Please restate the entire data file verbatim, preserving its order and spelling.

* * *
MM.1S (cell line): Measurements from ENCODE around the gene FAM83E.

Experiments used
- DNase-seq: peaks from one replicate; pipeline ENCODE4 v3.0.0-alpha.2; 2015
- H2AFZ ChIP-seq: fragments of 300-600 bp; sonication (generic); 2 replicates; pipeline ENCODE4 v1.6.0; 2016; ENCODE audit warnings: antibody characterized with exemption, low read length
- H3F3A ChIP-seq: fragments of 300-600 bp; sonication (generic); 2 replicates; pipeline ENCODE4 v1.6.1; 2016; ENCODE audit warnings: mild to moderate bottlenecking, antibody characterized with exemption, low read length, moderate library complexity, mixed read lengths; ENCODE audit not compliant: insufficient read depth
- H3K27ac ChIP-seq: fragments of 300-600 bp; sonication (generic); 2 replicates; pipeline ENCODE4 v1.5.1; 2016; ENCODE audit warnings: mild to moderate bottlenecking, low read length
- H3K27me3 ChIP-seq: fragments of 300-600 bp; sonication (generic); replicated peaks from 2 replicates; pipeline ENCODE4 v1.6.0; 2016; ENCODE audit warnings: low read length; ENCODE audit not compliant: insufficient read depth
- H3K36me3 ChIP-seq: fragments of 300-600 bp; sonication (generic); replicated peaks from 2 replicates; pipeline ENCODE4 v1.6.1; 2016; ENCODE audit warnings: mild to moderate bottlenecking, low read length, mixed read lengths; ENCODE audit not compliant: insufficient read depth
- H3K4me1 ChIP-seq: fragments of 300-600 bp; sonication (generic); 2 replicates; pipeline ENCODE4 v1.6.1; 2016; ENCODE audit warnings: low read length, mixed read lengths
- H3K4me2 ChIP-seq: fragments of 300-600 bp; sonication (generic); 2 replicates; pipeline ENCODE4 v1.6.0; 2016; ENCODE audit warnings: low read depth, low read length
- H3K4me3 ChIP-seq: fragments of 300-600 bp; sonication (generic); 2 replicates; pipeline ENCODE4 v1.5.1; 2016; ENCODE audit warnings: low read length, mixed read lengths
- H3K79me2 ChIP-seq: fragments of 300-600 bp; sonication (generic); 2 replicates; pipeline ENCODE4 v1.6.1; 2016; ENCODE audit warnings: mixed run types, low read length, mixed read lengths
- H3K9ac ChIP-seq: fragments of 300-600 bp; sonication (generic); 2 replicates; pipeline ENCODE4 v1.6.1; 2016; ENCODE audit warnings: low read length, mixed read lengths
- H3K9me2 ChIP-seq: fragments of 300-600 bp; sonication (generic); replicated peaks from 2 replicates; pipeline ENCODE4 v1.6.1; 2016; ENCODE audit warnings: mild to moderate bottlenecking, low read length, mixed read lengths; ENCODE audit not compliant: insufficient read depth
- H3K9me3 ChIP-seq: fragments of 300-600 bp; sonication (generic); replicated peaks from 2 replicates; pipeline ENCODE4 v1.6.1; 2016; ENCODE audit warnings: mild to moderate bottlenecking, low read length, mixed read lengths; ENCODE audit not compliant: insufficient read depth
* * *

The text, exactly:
MM.1S (cell line): Measurements from ENCODE around the gene FAM83E.

Experiments used
- DNase-seq: peaks from one replicate; pipeline ENCODE4 v3.0.0-alpha.2; 2015
- H2AFZ ChIP-seq: fragments of 300-600 bp; sonication (generic); 2 replicates; pipeline ENCODE4 v1.6.0; 2016; ENCODE audit warnings: antibody characterized with exemption, low read length
- H3F3A ChIP-seq: fragments of 300-600 bp; sonication (generic); 2 replicates; pipeline ENCODE4 v1.6.1; 2016; ENCODE audit warnings: mild to moderate bottlenecking, antibody characterized with exemption, low read length, moderate library complexity, mixed read lengths; ENCODE audit not compliant: insufficient read depth
- H3K27ac ChIP-seq: fragments of 300-600 bp; sonication (generic); 2 replicates; pipeline ENCODE4 v1.5.1; 2016; ENCODE audit warnings: mild to moderate bottlenecking, low read length
- H3K27me3 ChIP-seq: fragments of 300-600 bp; sonication (generic); replicated peaks from 2 replicates; pipeline ENCODE4 v1.6.0; 2016; ENCODE audit warnings: low read length; ENCODE audit not compliant: insufficient read depth
- H3K36me3 ChIP-seq: fragments of 300-600 bp; sonication (generic); replicated peaks from 2 replicates; pipeline ENCODE4 v1.6.1; 2016; ENCODE audit warnings: mild to moderate bottlenecking, low read length, mixed read lengths; ENCODE audit not compliant: insufficient read depth
- H3K4me1 ChIP-seq: fragments of 300-600 bp; sonication (generic); 2 replicates; pipeline ENCODE4 v1.6.1; 2016; ENCODE audit warnings: low read length, mixed read lengths
- H3K4me2 ChIP-seq: fragments of 300-600 bp; sonication (generic); 2 replicates; pipeline ENCODE4 v1.6.0; 2016; ENCODE audit warnings: low read depth, low read length
- H3K4me3 ChIP-seq: fragments of 300-600 bp; sonication (generic); 2 replicates; pipeline ENCODE4 v1.5.1; 2016; ENCODE audit warnings: low read length, mixed read lengths
- H3K79me2 ChIP-seq: fragments of 300-600 bp; sonication (generic); 2 replicates; pipeline ENCODE4 v1.6.1; 2016; ENCODE audit warnings: mixed run types, low read length, mixed read lengths
- H3K9ac ChIP-seq: fragments of 300-600 bp; sonication (generic); 2 replicates; pipeline ENCODE4 v1.6.1; 2016; ENCODE audit warnings: low read length, mixed read lengths
- H3K9me2 ChIP-seq: fragments of 300-600 bp; sonication (generic); replicated peaks from 2 replicates; pipeline ENCODE4 v1.6.1; 2016; ENCODE audit warnings: mild to moderate bottlenecking, low read length, mixed read lengths; ENCODE audit not compliant: insufficient read depth
- H3K9me3 ChIP-seq: fragments of 300-600 bp; sonication (generic); replicated peaks from 2 replicates; pipeline ENCODE4 v1.6.1; 2016; ENCODE audit warnings: mild to moderate bottlenecking, low read length, mixed read lengths; ENCODE audit not compliant: insufficient read depth